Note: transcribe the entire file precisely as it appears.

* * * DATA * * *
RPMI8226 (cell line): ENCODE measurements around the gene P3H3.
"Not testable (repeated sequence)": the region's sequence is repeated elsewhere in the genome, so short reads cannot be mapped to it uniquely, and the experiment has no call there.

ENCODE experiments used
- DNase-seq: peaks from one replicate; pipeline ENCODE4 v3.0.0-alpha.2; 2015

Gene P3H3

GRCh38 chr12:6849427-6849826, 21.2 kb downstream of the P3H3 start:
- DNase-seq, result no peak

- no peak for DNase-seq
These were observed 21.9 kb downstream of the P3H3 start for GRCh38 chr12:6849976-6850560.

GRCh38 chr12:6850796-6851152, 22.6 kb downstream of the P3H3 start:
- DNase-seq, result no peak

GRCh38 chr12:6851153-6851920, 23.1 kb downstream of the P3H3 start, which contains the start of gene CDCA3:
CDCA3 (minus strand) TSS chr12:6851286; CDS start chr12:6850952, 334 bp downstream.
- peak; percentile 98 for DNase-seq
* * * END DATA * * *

RPMI8226 (cell line): ENCODE measurements around the gene P3H3.
"Not testable (repeated sequence)": the region's sequence is repeated elsewhere in the genome, so short reads cannot be mapped to it uniquely, and the experiment has no call there.

ENCODE experiments used
- DNase-seq: peaks from one replicate; pipeline ENCODE4 v3.0.0-alpha.2; 2015

Gene P3H3

GRCh38 chr12:6849427-6849826, 21.2 kb downstream of the P3H3 start:
- DNase-seq, result no peak

- no peak for DNase-seq
These were observed 21.9 kb downstream of the P3H3 start for GRCh38 chr12:6849976-6850560.

GRCh38 chr12:6850796-6851152, 22.6 kb downstream of the P3H3 start:
- DNase-seq, result no peak

GRCh38 chr12:6851153-6851920, 23.1 kb downstream of the P3H3 start, which contains the start of gene CDCA3:
CDCA3 (minus strand) TSS chr12:6851286; CDS start chr12:6850952, 334 bp downstream.
- peak; percentile 98 for DNase-seq